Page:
How Support for Health Care Spoiled So Badly


Why did popular support for health care reform plunge?

Well, it didn't. If you look at the Pollster moving average of health care support and opposition, the story isn't falling approval, but rising dissent.

As you can see below support for health care reform slips a bit, but it mostly hovers around the mid-40s. The real action here is the red line: Opposition spiked last summer and has steadily inched up to 50 percent.

But this still requires some explanation. To be sure, Medicare cuts and tax increases to offset the subsidies were never going to be an easy sell, but judged individually, many elements of the health care plan have polled well. Clive Crook offers his thoughts:

I think opposition is driven less by specific concerns of this sort and more by general disgust and exhaustion. As this saga has dragged on and on, it is incredible to me that nobody has tried to explain and justify any specific reform to the general public. The process has been unfathomable, and entirely inward-looking. People see that a major complex change in the works. This promises to transform services that most of them (remember) are satisfied with, so they have something to lose. But nobody is in charge. Nobody is even talking to voters about it, except to pat them on the head now and then and say "trust us". I'm surprised that the majority opposed to reform is not bigger.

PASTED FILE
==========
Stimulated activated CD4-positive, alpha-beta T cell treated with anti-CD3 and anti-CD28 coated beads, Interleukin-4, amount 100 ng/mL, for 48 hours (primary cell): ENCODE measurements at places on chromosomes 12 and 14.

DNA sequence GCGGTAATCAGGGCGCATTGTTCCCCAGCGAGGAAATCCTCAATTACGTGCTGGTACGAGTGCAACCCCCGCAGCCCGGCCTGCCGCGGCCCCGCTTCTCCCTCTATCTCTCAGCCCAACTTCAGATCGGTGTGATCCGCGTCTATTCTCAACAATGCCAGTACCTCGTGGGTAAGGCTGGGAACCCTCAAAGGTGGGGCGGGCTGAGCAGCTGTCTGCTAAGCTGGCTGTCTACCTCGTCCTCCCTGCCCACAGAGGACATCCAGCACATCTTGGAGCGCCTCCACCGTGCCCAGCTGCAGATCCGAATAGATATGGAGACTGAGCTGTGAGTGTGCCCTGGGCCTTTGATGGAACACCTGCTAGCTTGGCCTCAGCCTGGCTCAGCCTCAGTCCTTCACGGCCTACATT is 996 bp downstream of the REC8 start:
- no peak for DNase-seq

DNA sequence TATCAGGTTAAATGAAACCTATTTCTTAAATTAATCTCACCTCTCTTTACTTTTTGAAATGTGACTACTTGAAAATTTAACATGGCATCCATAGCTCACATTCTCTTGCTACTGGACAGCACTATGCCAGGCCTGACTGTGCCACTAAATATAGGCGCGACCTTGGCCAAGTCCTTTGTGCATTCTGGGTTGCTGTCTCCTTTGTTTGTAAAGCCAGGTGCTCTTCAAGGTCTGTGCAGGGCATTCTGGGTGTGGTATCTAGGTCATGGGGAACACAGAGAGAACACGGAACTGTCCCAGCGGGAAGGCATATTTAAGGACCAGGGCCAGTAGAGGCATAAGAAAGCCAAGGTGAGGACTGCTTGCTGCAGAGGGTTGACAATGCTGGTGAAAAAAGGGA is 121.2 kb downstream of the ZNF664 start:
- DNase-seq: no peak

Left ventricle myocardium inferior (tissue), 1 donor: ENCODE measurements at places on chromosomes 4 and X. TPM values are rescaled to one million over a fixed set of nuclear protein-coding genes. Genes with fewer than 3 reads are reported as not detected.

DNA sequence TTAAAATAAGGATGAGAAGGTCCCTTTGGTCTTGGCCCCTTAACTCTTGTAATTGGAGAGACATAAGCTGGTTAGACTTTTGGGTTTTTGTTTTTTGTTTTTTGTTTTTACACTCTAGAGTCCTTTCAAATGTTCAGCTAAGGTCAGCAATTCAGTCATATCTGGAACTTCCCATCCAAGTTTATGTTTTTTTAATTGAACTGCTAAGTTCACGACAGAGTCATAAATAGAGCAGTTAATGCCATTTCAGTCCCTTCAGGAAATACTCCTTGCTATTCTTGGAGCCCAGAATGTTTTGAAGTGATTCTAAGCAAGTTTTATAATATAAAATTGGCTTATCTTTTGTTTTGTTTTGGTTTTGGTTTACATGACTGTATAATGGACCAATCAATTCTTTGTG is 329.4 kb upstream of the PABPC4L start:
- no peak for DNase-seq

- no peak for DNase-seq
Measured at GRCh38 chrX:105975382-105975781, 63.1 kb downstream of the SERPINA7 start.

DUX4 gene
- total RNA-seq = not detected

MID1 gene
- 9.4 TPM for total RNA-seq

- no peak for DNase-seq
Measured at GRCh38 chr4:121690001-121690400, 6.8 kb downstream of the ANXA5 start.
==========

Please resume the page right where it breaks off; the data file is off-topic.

That's a good observation. It's only natural to associate time spent on a project with complexity and change. (To really dumb things down for a bit: if your plumber goes into your bathroom, shouts curses and clangs metal for three hours only to come out saying, "Just made a few tweaks!" you will be rightfully suspicious of his visit.) Congress has spent half a year building a near-trillion-dollar bill, and every few months, Obama comes out to tell Americans, "For the vast majority of you, this changes nothing." It does have that alright now, move along, nothing to see here, please disperse kind of false-seeming calmness.

This reminds me of Ezra Klein's recent statement that while he first considered Sen. Max Baucus' interminable Gang of Six experiment a useful cover to show conservative Democrats that there was no compromise to be had with Republicans, he now partly blames the Gang for wasting three months. I think the Pollster map supports the theory. Between June and September, there was no Senate bill to like or dislike, and yet the opposition achieved plurality.

It's difficult to draw any large lessons from the health care boondoggle, but one good one might be that big reform bills are more like milk than wine. Some things by nature do not get better with time.

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Derek Thompson is a senior editor at The Atlantic, where he writes about economics, labor markets, and the entertainment business.

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